Quarter Horse Bar & Arcade
108 South Mangum Street, Durham
An arcade with booze is Brandon Mise’s simple description of Durham’s new Quarter Horse Bar & Arcade, but that’s only the CliffsNotes version. Set to open within the next week, this may become your favorite hangout.
Mise has another, more ethereal explanation for the concept. “I want it to be a body experience: the music, the lights, the sounds.” Considering the new spot’s unexpected mix of rustic and tech, its eclectic music playlist, and the roughly three dozen games lining the walls, the target is surely within reach at Quarter Horse.
Mise co-owns Quarter Horse with Jon Williams and Murphy Turner. Turner is a carpenter and the primary creator of the venue’s fixtures, including the bar and d.j. station. Williams, a software developer, programs everything from pay-by-phone options to interactive lighting. Mise is an entrepreneur and occasional d.j. whose collection of games provided the venture’s spark.
The idea flickered to life in May 2015. “I had already decided that Brandon’s next business venture, unless it sounded just stupidand even if it sounded a little bit stupidI had decided the next thing he does, I want in,” Williams recalls. “I asked him what he was up to and he started talking about what he wanted to do. I was basically waiting for him to be quiet so I could say, I want a piece of that. I figured it would be something that, maybe two years later, we would start pushing that boulder.”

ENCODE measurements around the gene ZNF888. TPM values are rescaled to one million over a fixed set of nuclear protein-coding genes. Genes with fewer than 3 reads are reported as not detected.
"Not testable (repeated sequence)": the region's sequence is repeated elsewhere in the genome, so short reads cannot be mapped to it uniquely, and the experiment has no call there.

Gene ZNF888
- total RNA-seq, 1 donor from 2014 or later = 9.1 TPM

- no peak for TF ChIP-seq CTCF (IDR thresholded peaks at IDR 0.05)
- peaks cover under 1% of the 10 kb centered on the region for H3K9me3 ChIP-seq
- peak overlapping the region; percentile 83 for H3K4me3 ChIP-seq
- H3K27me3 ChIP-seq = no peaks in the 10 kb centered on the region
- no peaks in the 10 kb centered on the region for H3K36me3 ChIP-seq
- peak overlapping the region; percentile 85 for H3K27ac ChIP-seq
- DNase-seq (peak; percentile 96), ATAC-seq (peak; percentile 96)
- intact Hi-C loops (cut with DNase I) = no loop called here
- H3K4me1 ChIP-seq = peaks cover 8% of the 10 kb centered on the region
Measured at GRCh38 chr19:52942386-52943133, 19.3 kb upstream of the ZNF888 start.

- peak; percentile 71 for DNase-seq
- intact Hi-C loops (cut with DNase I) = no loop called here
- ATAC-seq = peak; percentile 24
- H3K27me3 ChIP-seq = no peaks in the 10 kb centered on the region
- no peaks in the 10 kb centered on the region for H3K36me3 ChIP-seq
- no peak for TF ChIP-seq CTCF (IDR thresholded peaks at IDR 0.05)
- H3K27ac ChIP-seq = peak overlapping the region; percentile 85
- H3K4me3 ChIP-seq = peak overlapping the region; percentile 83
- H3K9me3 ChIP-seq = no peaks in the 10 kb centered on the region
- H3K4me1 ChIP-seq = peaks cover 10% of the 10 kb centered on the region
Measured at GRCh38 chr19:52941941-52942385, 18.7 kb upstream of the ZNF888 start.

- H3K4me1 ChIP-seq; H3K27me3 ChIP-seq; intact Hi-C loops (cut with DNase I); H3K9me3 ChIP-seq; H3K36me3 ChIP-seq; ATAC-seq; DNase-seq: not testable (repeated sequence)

Wrong. By November 2015, Mise found a space to lease.
At the time, Mise and Turner had been managing a small underground arcade called Free Play, just for a group of friends. Over a year and a half, their covert arcade steadily grew and, after purchasing more and more games, the two began openly talking about starting a business. “We saw how fun it was. Then, when the Merge situation popped up, it seemed like something I couldn’t pass up.”
The “Merge situation” was the basement space in the Chapel Hill Street building that houses Merge Records. At first it seemed perfect but proved untenable, with sound traveling through the building at uncomfortably loud levels. Soundproofing was prohibitively expensive, so the project languished until the trio discovered 1,350 square feet of space available at the bottom of the Kress Building.
“It’s like the whole thing was a blessing in disguise,” Mise says. “We can fit four times as many people and have three times the size of a bar. It’s just a grander space with an option to expand.”
For now, the bar menu is a fluid concept, with game-themed specialty cocktails in the works. (Rumor has it that a Hadouken may appear, made potent by Fireball whiskey.)
Quarter Horse is starting with about fifteen pinball games, plus another twenty or so arcade games. There will also be a Steam room, but leave your towels at home; it’s not a sauna. Instead, a small room will house a screen and computer where patrons can visit the Steam gaming site, a popular online home for gamers.